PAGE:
3. Did anybody else not take their kids to see fireworks yesterday? I'm not unpatriotic, but I couldn't fathom the idea of dragging my kids to Center City Philadelphia to sit amongst the throngs of people trying to do the same thing. There were no community fireworks displays near our home, so I said forget it. But I'm not a total holiday humbug. In the spirit of our country's independence, we took the kids on a tour of this historical house which played a pivotal role in the revolutionary war. And then we went to eat at our favorite Korean restaurant, followed by cherry slurpees from 7-Eleven. If that's not an all-American experience I don't know what is. And my kids thought it was a perfect day. So what did you do?


P.S. The Winner of the Katherine Paterson book, The Day of the Pelican is AnaCeleste. Ana, please send an email to with your mailing address so I can get this book to you before you fly off to Korea!!!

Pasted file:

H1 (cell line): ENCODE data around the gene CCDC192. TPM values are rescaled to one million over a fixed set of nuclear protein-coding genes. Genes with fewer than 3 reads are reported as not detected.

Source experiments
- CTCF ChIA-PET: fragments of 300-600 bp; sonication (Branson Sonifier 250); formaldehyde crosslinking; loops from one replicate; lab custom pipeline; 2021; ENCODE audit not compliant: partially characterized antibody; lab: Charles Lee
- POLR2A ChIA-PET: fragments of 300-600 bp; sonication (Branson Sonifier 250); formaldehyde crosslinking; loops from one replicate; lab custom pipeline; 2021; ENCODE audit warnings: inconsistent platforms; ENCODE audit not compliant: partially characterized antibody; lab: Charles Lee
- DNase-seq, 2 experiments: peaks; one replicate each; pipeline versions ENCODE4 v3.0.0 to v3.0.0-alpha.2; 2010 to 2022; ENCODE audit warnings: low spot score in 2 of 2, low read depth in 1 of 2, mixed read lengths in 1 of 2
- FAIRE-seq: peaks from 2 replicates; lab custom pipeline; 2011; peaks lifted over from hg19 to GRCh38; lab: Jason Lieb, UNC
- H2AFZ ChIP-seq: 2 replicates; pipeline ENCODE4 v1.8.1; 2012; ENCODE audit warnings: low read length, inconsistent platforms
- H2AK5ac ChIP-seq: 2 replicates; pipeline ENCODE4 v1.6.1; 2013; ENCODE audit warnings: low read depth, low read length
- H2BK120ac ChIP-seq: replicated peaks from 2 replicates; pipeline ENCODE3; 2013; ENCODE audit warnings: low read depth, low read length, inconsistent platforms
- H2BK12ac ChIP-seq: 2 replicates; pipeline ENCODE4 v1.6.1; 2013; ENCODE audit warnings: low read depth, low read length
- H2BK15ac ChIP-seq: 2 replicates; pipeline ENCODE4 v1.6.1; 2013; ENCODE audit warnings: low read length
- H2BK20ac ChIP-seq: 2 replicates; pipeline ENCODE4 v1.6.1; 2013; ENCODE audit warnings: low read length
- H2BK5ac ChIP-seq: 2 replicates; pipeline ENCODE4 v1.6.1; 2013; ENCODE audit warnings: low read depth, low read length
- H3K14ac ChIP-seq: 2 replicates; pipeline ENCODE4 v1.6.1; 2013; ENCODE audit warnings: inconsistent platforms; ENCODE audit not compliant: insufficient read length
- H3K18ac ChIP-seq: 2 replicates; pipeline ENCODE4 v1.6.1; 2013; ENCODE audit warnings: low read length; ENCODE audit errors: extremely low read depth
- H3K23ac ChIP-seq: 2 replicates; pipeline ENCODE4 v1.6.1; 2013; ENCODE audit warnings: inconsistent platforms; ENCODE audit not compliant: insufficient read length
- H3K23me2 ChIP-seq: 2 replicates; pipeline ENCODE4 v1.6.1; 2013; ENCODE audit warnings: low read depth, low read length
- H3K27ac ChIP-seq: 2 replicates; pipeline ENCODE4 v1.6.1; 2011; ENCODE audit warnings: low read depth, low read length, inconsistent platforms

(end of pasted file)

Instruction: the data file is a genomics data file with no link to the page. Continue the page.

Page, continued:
MiaLiA said...

Thank you, LT, for posting this. I wrote a review of TLA for my blog yesterday, but decided against posting it. It turned into this huge rant about character typecasting, and how this story's 3 main characters are Caucasian, though everything else (the people of their village, the garb, the environ, not to mention really cute actors in secondary roles!) are clearly of East Asian & Native American inspiration. It's difficult to explain why the matter hit me so hard, but I thank and honor you for putting to words what I have difficulty doing.

MamaB said...

I had never heard of The Last Airbender until the movie came out but it sounds so typical of Hollywood.